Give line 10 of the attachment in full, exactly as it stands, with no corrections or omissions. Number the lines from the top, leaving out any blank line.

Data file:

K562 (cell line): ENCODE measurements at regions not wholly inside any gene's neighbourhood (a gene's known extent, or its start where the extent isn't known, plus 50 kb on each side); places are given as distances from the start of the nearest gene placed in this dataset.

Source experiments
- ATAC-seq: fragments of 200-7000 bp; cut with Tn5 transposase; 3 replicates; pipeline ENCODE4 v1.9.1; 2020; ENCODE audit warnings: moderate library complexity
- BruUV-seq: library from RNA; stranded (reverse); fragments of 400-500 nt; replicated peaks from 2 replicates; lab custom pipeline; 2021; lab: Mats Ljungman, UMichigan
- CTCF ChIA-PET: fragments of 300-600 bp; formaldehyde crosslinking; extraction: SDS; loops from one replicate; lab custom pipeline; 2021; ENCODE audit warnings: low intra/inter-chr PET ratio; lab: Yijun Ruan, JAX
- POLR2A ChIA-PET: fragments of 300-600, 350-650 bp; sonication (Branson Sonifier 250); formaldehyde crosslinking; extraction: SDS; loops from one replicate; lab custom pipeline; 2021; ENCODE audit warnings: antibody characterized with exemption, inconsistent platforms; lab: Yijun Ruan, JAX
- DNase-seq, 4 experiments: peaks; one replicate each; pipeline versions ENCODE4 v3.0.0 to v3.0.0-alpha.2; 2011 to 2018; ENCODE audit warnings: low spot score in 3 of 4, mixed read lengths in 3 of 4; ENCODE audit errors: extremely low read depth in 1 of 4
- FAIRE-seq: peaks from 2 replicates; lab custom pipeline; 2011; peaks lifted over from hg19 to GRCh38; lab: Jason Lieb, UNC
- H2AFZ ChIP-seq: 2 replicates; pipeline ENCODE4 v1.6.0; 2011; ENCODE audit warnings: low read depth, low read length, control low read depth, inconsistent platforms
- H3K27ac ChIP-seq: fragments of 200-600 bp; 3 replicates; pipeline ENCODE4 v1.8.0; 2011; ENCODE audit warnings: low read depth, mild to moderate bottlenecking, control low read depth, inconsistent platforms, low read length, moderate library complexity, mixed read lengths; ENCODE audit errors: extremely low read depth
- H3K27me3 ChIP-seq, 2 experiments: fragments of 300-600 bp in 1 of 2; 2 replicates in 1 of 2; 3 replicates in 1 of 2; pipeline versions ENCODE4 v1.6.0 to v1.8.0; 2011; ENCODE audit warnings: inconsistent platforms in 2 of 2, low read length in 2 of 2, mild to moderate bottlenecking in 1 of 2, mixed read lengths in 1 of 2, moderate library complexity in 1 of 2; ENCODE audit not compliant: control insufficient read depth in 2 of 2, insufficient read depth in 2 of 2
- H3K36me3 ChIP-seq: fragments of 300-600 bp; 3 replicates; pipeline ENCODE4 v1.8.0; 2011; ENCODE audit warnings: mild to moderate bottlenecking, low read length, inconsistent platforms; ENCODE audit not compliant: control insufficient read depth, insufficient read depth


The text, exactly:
- H3K27ac ChIP-seq: fragments of 200-600 bp; 3 replicates; pipeline ENCODE4 v1.8.0; 2011; ENCODE audit warnings: low read depth, mild to moderate bottlenecking, control low read depth, inconsistent platforms, low read length, moderate library complexity, mixed read lengths; ENCODE audit errors: extremely low read depth